On 6 April 1780 one of the most famous motions ever passed in the House of Common was carried by 233 votes to 215. It was an Opposition motion, tabled by Dunning, which stated â€œ..the influence of the Crown has increased, is increasing, and ought to be diminishedâ€.
The background was the unpopular and unsuccessful war being waged by Lord Northâ€™s Ministry against the American colonists, and the perception that George III and his household held too much sway over his Ministers who in turn got away with too much in the Commons. It successful passage did not lead to immediate fundamental changes, but it was part of a process which finally undermined the North Ministry and the pursuit of an unpopular war against the Americans on very questionable legal and moral grounds. There were many MPs who felt the Americans had been right to resist monarchical and arbitrary power, and who saw the War of Independence as a painful and foolish civil war.
I mention it today because I feel we need another set of Dunning resolutions. Indeed, I would welcome your contributions to recast the old motion in the most topical way. There are some obvious ways of bringing it up to date:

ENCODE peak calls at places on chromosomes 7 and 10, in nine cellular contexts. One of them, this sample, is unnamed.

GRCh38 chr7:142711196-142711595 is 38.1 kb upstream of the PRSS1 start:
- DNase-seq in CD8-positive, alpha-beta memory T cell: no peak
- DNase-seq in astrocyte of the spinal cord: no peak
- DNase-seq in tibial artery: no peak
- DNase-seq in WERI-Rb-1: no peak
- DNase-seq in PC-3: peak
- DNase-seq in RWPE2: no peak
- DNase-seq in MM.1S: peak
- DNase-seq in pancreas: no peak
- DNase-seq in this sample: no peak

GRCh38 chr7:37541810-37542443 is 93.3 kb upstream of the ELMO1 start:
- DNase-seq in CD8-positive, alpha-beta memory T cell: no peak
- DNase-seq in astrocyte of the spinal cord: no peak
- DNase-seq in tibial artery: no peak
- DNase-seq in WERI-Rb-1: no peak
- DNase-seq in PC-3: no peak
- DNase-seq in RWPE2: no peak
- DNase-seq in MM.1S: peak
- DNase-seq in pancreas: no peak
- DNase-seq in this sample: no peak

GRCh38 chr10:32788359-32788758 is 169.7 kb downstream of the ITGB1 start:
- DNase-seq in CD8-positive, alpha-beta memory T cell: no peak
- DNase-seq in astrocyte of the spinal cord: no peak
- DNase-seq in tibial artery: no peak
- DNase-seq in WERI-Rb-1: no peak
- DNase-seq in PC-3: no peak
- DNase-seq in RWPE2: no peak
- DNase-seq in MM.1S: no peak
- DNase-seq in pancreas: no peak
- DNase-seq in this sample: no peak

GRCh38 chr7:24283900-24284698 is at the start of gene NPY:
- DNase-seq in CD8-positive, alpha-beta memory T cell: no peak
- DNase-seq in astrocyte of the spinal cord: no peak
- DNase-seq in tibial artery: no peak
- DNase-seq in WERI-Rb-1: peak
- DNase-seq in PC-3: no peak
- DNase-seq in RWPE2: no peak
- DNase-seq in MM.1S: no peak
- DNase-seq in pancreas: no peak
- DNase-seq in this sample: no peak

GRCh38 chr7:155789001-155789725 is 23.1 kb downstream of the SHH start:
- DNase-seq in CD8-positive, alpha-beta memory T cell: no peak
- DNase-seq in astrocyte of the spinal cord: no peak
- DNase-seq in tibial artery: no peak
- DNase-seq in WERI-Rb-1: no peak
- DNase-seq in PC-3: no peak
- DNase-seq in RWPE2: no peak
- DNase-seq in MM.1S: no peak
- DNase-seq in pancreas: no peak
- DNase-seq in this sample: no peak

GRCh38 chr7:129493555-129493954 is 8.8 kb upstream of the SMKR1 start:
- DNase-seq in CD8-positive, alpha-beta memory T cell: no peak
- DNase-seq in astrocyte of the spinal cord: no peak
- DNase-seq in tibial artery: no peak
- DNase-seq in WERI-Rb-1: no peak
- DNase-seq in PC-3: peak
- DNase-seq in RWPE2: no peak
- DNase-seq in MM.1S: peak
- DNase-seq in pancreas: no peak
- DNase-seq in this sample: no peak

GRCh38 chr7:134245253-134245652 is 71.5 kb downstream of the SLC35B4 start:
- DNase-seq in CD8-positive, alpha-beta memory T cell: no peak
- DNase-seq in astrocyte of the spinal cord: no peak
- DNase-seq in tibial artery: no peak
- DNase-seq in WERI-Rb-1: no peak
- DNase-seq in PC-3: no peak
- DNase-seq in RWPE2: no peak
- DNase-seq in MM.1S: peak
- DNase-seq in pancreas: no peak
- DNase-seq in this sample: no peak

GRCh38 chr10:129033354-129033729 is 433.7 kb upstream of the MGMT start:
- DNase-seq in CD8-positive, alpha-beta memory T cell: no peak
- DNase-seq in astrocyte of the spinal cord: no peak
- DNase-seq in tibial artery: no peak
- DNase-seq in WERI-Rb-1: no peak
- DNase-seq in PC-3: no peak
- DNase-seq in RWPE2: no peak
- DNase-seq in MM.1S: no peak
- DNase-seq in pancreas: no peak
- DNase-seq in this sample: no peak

â€œ..the influence of the EU has increased, is increasing, and ought to be diminishedâ€
Or â€œ..the influence of quangos has increased, is increasing and ought to be diminishedâ€
Or â€œ..the influence of big money politics and spin doctors has increased, is increasing and ought to be diminishedâ€
Just as in 1780 many people felt the government were not listening to their worries and taking action to deal with their concerns, so there is that same feeling today. Just as in 1780 the government was fighting a war it could not win against the wishes of many electors and MPs, so today the government is engaged on a couple of wars which leave the public feeling uneasy. Today it is not the Crown that has too much power, but the EU, the quango state, and some Ministers who use office to damage free institutions in our society.
Maybe the catch all resolution for today should be
â€œ..the influence of unelected and unaccountable bodies and people has increased, is increasing, and ought to be diminishedâ€
This does not have the same flowing simplicity of the original, but today it is not the Crown or just one body that causes the problems. It is the combined aggregation of power to government, and its exercise in undemocratic and unaccountable ways, which is so frustrating for electors and so corrosive of democracy.